In farming, “we’ve always done it this way” is perhaps the most dangerous thing you can say.
It is also nonsensical given the enormous changes in mechanization, breeding and chemistry that have transformed the productivity of agriculture over the last 50 years.
And it also assumes that what we’re doing now is worth preserving. In this context, it’s worth noting that the voices calling for farming to change has shifted beyond the “usual suspect” environmental NGOs, to advanced geographic data visualisation companies, major supply chain buyers, scientific research institutions and even Defra itself.
All – in their own way – are saying that “business as usual” is over.
"Farmers are rightly and justifiably confused about what they should be doing"
All the noise around sustainability masks a lack of vision as to what we want our future agriculture to be. The answer could of course just be “sustainable”, but this does not provide a framework for managing all of the competing demands at farm level.
Nobody seems to have a clear answer as to whether higher farming standards should be rewarded from the market place, incentivised by government subsidy, or pushed up by regulation. Most would say all three, and with no unfair trade deals to boot. In all the pandemonium, farmers are rightly and justifiably confused about what they should be doing to get their businesses fit for purpose.
Waiting for ELMS [the government’s environmental land management scheme due to replace EU subsidies after Brexit] is simply not enough.
There are however opportunities out there, although they will require risk and investment. A key one is diversifying our crop rotations. We estimate that around 90pc of the farm produce of Norfolk and Suffolk is sold to just 20 buyers, but changing consumer demands means increasing appetite for previously niche crops, including rye, flax and hemp. The list of crops that could be grown here is long – sometimes a lack of scale and processing capacity is the only market barrier.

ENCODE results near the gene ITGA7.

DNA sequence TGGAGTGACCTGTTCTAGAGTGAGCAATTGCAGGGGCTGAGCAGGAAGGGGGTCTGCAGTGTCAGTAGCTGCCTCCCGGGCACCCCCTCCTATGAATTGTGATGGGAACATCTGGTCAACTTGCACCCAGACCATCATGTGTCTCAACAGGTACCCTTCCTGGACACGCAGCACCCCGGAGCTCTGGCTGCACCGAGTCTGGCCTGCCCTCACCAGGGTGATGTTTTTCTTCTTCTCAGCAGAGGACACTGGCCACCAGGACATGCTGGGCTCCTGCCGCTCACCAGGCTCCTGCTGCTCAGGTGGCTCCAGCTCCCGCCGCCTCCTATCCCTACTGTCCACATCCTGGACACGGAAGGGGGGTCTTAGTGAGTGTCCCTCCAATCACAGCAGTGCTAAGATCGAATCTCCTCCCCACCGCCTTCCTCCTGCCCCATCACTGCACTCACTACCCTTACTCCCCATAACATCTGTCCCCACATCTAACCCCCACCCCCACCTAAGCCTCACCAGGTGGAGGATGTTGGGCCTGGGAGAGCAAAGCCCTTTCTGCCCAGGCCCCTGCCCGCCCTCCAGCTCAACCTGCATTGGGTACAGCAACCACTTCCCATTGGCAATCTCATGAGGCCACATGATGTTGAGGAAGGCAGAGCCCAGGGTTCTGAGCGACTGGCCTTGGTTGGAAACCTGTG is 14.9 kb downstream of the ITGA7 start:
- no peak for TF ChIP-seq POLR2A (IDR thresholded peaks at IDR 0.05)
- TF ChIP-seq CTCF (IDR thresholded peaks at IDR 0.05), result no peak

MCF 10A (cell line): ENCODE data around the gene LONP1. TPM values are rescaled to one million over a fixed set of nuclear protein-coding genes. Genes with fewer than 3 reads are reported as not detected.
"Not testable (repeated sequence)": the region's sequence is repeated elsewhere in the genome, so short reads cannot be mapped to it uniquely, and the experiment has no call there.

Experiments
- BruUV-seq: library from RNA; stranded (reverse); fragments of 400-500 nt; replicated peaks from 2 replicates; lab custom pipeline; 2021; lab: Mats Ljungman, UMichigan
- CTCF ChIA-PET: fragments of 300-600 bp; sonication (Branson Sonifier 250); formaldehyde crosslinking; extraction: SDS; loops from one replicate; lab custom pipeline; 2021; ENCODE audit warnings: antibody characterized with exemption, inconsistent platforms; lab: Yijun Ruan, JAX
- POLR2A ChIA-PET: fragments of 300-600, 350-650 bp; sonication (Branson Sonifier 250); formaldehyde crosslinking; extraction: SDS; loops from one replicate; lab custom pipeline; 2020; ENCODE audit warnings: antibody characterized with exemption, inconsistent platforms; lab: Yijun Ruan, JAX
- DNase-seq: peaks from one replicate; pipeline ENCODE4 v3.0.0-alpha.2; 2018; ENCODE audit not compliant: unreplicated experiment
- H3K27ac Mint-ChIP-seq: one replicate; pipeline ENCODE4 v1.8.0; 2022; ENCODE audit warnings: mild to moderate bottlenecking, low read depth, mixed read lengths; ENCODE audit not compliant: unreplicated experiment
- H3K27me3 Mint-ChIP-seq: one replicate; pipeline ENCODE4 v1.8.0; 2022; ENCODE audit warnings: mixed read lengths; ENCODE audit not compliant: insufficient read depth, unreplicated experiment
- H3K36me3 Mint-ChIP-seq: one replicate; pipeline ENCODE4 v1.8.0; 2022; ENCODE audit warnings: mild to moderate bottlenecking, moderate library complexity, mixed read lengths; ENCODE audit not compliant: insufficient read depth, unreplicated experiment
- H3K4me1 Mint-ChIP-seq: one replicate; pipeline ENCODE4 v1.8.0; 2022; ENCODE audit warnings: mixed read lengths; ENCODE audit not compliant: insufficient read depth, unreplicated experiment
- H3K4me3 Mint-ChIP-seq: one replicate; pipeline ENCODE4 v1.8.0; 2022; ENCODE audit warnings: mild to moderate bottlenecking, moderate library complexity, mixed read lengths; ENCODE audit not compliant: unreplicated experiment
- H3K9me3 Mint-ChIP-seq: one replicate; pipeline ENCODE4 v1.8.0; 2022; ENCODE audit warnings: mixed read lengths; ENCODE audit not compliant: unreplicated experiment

The challenge is to find some collaborators, ensure contracts share value to growers and investors, and make it happen.
The other option for “taking back control” at farm level is around regenerative agriculture, and I commend you all to watch Kiss the Ground on Netflix. It’s not just the benefits of using soil health to slash input costs, or the layering of livestock and arable enterprises (mixed farming, as it used to be known).
For me it’s the way biodiversity is used to build resilience, enabling a rejection of both subsidy and a “one size fits all” methodology. Given the myriad complexity of our farms and landscapes, taking a soil and landscape-first approach seems a good and self-focused route to adopt. Owner-occupiers, landlords and tenants should align on this.
About the author: Emily Norton is a former Norfolk dairy farmer who is now head of rural research at Savills.